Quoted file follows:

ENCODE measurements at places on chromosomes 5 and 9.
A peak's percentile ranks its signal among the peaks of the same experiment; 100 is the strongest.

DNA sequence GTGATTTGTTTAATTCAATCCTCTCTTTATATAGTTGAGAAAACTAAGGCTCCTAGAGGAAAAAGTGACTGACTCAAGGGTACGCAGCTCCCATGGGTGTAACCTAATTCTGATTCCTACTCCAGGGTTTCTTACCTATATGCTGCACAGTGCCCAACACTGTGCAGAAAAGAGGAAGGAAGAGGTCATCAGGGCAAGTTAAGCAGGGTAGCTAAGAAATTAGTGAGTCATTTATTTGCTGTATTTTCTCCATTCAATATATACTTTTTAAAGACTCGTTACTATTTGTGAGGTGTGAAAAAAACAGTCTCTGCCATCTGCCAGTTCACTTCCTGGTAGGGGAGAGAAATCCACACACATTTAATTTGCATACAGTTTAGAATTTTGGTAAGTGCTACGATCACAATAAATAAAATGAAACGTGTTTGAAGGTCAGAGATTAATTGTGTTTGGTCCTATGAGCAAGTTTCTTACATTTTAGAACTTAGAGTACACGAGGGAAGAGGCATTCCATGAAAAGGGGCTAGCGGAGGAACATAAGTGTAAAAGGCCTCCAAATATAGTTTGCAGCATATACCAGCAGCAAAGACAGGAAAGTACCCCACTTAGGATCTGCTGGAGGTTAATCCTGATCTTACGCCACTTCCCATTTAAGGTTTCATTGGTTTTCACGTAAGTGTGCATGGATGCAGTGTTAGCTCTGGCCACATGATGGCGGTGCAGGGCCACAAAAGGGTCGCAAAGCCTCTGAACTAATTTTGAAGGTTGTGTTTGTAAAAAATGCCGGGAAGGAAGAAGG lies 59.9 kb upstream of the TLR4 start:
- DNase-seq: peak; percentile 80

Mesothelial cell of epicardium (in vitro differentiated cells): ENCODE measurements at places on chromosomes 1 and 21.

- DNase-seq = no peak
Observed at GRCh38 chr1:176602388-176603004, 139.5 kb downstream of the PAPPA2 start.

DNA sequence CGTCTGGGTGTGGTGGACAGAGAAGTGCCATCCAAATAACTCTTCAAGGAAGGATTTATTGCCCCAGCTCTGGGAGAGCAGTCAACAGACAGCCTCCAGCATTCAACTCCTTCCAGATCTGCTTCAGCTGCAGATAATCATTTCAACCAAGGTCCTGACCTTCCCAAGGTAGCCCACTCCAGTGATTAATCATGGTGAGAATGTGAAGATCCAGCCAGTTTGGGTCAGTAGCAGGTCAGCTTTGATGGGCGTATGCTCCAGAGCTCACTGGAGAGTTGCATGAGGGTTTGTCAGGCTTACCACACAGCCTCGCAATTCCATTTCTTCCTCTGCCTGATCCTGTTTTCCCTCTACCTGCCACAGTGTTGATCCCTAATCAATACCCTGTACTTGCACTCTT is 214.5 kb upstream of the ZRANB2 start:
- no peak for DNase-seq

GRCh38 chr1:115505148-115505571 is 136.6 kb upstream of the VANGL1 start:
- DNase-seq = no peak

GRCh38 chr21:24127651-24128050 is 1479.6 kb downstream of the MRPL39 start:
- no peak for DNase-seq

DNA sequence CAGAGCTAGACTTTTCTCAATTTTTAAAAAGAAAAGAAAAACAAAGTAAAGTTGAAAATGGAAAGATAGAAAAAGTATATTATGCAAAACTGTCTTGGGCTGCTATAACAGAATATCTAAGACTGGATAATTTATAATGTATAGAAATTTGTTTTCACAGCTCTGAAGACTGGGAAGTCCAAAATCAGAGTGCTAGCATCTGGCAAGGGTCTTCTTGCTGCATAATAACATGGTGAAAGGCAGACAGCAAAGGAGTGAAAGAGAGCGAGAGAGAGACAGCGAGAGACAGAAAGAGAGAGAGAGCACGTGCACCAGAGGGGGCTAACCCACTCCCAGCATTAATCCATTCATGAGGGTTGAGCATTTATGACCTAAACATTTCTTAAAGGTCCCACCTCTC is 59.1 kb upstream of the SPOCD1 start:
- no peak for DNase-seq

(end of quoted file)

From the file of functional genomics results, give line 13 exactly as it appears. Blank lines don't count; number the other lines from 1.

- no peak for DNase-seq